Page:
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Television chefs adding to obesity crisis with fatty dishes warn academics


Celebrity chefs are “exacerbating” the country’s obesity crisis by encouraging people to eat fatty dishes, a new study has claimed.

Nutrition experts tested more than 900 recipes from 26 famous cooks and found 87 per cent fell “substantially short” of the Government’s healthy eating recommendations.

Researchers from Coventry University found that just 13 per cent used ingredients to create “healthy” meals in line with the Food Standards Agency’s (FSA) guidelines.

The study, published in the Food and Public Health journal, found that many celebrity chef recipes in cookbooks contained “undesirable levels” of saturated fatty acids (SFA), sugars and salt which are linked to obesity, diabetes and heart disease.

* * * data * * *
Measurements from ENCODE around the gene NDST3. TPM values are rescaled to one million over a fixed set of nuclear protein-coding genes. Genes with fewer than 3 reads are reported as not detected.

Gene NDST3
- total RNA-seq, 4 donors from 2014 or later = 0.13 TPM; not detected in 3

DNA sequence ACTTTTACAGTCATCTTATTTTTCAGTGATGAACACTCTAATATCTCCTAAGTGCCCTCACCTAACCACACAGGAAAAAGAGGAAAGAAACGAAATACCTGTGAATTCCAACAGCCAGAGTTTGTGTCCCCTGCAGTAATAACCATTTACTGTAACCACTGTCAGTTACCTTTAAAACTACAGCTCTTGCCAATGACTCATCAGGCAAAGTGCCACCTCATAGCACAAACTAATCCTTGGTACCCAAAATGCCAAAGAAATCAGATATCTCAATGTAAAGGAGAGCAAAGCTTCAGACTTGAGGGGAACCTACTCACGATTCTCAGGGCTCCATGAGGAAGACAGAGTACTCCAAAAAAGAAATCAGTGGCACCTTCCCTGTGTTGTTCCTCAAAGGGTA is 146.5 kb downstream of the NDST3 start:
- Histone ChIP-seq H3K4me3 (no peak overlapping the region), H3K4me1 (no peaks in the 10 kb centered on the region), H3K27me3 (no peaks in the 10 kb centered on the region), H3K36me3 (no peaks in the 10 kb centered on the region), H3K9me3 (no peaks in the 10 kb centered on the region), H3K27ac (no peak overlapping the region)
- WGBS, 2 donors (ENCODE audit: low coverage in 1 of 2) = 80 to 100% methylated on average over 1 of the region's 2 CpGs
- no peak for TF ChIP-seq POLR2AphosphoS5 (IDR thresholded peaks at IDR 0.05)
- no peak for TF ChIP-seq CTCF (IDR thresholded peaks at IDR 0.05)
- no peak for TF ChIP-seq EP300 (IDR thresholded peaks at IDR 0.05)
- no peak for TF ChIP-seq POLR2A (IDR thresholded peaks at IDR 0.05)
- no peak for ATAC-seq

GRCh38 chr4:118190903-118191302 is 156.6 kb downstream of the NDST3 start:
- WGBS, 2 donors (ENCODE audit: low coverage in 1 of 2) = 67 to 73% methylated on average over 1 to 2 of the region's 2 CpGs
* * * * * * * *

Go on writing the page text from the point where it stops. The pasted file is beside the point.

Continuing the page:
However the experts behind the study refused to name the worst-offending chefs.

Dr Ricardo Costa, senior lecturer in dietetics at Coventry University, said: “This study is not about naming and shaming celebrity chefs. However given the level of trust the public tends to place in the nutritional integrity of these cooks’ recipes, it’s important to highlight where they're falling short of healthy eating benchmarks.”

Some 92 per cent of the television chefs sampled had at least one recipe with saturated fatty acids above the recommended intake for one day, the study found.

One meal contained more than five times the recommended amount, while half of the chefs had recipes with salt content equalling or exceeding the daily recommended limit of 6g.

Research by Newcastle University last year found that a dish from a Jamie Oliver cookbook, Cauliflower Macaroni, contained 1,100 calories per serving, about half an adult’s recommended daily intake. It also contained 58g of fat, three-quarters of a person’s daily need. A recipe for braised pork by Nigella Lawson contained 1,340 calories.